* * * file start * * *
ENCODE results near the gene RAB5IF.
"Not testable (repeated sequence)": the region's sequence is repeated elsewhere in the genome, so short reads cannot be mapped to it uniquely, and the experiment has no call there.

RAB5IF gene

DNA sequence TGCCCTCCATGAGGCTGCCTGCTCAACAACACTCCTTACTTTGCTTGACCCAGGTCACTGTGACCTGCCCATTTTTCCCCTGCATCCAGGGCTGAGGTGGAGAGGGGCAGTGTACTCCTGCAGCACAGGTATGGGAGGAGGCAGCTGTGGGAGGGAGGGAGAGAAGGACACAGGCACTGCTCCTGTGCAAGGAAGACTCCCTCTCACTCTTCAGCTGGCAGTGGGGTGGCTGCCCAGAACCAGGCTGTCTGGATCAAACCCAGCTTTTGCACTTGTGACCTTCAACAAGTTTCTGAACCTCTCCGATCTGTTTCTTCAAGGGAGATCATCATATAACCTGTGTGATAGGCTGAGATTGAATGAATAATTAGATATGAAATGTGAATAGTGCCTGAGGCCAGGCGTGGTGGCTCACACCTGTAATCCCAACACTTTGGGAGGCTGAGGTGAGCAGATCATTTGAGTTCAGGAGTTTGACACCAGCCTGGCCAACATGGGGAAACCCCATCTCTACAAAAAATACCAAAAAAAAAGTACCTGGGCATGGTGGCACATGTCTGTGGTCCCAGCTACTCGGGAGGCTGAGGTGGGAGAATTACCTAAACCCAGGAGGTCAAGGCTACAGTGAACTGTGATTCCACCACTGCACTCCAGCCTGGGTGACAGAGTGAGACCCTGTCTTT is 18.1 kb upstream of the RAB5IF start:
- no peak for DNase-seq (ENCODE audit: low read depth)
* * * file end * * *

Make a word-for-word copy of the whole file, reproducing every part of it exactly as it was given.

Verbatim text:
ENCODE results near the gene RAB5IF.
"Not testable (repeated sequence)": the region's sequence is repeated elsewhere in the genome, so short reads cannot be mapped to it uniquely, and the experiment has no call there.

RAB5IF gene

DNA sequence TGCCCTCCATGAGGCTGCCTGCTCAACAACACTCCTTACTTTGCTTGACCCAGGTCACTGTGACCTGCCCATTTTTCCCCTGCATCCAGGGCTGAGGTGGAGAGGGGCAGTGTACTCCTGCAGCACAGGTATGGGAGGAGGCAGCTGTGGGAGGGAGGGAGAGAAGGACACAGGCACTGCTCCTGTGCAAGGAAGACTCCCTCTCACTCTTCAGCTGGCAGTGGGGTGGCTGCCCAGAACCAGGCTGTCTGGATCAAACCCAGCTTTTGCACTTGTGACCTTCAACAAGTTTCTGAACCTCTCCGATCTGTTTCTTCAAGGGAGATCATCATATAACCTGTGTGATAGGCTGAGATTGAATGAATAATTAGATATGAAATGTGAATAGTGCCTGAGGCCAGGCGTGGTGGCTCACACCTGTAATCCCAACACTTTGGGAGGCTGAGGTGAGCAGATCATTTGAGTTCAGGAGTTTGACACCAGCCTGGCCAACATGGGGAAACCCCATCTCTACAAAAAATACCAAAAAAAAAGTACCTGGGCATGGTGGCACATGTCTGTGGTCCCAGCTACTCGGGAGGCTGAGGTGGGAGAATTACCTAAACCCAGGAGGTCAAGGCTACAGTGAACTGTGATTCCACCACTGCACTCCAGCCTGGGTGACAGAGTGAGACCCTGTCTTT is 18.1 kb upstream of the RAB5IF start:
- no peak for DNase-seq (ENCODE audit: low read depth)